THE PROPOSED KEYSTONE XL oil pipeline, which would cross the U.S.-Canada border and thus requires presidential approval, has been on hold since President Obama rejected it in January. But TransCanada, the pipeline’s would-be builder, announced Monday that it will build a segment, from Oklahoma to the Gulf of Mexico, that does not need presidential approval. The company also said it will reapply for permission to complete the rest of the line.

The White House embraced the announcement, and deservedly so. The Oklahoma-to-Texas segment will accomplish one of the primary goals of the Keystone XL project: alleviating an inefficient glut of crude in the central United States. Constructing it will help untangle the politics, too: Opposition to the full pipeline should moderate as the first stage creates construction jobs. TransCanada’s adjustment of the routing as it reapplies will diminish local concerns. That should give Mr. Obama, or his successor, an easier time approving the rest of the pipeline next year.

Logic would have dictated approval in the first place. Environmentalists have understandable qualms about the environmental impact of extracting unconventional oil. But, with the forceful backing of the Canadian government, oil companies are almost certain to find a profitable outlet for their oil-sands petroleum — if not in the United States, then perhaps in Asia. It is better to allow them to send their product south via pipeline than to force them to ship it abroad or to load it onto river barges and trains. Embracing that logic would mean, aside from employment and infrastructure benefits, less low-quality petroleum shipped in tankers from Canada to Asia, and less from the Middle East and Venezuela to refineries in the Gulf of Mexico, according to a State Department study.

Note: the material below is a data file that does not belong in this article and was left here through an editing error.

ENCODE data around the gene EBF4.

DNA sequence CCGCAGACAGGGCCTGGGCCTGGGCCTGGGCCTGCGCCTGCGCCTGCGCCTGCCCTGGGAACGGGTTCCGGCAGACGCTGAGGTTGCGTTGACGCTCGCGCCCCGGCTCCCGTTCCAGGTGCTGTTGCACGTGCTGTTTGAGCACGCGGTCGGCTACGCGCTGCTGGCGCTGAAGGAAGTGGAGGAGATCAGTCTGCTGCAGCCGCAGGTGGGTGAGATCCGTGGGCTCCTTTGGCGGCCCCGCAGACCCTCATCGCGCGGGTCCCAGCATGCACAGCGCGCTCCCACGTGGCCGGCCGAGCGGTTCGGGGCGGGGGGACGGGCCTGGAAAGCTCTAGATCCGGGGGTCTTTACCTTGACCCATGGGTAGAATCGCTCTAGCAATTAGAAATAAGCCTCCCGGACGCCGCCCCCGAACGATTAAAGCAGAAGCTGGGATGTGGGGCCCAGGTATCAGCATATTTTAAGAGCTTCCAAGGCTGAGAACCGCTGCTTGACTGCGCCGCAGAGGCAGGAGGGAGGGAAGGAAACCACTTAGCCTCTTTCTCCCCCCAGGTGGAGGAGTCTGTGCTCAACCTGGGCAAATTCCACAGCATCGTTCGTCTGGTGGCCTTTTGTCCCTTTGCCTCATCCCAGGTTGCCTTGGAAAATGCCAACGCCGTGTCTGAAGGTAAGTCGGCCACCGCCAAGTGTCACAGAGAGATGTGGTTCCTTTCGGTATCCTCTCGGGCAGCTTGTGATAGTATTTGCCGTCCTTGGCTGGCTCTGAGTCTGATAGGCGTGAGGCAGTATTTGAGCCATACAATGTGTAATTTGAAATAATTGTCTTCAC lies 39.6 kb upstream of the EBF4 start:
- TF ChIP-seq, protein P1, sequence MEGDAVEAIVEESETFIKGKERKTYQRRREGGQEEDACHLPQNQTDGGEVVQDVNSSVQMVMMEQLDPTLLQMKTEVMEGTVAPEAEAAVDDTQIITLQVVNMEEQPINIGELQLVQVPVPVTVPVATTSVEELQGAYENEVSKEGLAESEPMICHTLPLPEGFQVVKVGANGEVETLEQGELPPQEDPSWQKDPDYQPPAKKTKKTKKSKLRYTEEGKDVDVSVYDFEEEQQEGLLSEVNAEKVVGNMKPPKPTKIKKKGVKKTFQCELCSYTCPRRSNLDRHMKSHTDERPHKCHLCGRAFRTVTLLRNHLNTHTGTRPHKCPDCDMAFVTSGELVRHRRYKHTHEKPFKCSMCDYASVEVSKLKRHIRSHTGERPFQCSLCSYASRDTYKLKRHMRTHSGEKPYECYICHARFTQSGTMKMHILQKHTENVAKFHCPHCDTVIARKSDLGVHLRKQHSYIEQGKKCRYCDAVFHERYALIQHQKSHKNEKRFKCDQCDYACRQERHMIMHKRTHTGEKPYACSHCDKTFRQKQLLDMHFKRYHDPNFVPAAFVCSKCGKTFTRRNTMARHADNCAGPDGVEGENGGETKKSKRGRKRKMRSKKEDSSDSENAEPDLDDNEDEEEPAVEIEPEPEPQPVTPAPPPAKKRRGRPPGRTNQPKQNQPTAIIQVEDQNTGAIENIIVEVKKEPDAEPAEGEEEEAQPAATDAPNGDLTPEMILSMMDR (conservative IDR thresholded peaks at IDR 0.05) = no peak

Neither side has shone in this standoff. The administration said its rejection was based on a Republican-imposed deadline that did not allow for consideration of local objections to the pipeline route. But given that Mr. Obama’s decision followed three years of review and extensive environmental study, foreign investors could be forgiven for concluding that they must factor the possibility of arbitrary, interest-group-driven obstruction into their planning decisions. Pipeline backers, meanwhile, attacked the president with hyperbole, misleadingly held out the pipeline as a gas-price panacea and seemed more eager to whip Keystone into a political issue than to get the pipeline built. None of this will encourage foreign investment in projects that would help the country.